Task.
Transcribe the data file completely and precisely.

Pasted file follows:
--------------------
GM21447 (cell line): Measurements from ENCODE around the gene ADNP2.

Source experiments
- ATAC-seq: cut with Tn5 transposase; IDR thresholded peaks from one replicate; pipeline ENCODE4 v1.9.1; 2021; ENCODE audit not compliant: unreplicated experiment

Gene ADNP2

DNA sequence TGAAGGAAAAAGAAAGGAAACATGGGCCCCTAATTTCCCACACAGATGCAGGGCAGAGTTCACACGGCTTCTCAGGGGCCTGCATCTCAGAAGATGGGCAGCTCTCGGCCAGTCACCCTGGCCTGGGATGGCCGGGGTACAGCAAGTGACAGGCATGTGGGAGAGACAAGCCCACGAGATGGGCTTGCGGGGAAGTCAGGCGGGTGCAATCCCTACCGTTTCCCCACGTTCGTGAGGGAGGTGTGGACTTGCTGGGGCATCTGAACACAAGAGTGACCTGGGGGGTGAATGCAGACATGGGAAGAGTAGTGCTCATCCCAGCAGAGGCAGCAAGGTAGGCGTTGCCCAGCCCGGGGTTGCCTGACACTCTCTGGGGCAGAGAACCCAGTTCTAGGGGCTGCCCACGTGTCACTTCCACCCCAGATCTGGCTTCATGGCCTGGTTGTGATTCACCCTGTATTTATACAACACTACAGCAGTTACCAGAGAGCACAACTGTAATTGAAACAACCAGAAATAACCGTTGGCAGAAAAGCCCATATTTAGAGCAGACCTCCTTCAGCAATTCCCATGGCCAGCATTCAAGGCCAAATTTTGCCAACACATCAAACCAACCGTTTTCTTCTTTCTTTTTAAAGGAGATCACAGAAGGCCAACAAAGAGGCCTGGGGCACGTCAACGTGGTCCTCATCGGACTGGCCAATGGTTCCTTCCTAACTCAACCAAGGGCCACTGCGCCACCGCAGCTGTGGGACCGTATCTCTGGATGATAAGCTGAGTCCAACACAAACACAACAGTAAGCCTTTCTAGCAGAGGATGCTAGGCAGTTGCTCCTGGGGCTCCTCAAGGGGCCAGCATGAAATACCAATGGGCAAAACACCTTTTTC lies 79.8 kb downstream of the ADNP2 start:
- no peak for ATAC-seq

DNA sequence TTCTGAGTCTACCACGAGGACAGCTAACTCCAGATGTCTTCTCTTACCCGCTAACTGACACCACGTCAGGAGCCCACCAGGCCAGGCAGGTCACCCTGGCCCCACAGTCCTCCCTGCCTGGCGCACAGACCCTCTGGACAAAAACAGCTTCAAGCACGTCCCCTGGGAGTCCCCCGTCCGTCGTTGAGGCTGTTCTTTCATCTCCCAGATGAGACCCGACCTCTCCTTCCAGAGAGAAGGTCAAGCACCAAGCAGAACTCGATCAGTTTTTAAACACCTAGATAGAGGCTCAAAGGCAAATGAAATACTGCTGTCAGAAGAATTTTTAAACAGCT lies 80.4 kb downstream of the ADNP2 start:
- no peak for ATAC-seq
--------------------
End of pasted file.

GM21447 (cell line): Measurements from ENCODE around the gene ADNP2.

Source experiments
- ATAC-seq: cut with Tn5 transposase; IDR thresholded peaks from one replicate; pipeline ENCODE4 v1.9.1; 2021; ENCODE audit not compliant: unreplicated experiment

Gene ADNP2

DNA sequence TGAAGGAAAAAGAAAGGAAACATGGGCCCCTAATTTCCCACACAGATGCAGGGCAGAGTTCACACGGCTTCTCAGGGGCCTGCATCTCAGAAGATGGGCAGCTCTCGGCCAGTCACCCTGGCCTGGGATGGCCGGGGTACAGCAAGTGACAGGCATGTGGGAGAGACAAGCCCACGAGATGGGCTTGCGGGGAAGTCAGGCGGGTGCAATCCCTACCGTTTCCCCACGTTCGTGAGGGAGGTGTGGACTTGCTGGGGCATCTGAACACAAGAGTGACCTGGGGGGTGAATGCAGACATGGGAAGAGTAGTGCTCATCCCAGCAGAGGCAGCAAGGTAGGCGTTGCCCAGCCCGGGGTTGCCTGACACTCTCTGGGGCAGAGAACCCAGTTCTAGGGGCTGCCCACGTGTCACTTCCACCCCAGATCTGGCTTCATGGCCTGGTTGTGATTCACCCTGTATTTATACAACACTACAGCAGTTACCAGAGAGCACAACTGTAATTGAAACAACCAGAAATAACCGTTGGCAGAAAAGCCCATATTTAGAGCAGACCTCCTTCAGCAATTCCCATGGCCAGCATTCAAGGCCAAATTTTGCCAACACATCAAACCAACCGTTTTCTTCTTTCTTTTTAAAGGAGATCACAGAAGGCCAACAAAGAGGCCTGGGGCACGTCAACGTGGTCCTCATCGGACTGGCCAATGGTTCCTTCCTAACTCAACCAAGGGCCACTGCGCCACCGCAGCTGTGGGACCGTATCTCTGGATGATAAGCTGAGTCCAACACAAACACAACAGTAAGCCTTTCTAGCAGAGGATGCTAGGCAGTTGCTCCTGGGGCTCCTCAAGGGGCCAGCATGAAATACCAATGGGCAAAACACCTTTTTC lies 79.8 kb downstream of the ADNP2 start:
- no peak for ATAC-seq

DNA sequence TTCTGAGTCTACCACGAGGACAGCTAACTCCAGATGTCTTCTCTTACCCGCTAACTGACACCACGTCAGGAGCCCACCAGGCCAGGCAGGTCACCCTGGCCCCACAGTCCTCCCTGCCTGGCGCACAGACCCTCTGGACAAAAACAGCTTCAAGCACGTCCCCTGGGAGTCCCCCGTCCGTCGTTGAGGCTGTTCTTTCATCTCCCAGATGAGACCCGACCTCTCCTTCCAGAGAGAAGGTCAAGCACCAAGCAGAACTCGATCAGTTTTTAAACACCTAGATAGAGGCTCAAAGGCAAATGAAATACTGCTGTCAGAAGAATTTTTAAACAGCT lies 80.4 kb downstream of the ADNP2 start:
- no peak for ATAC-seq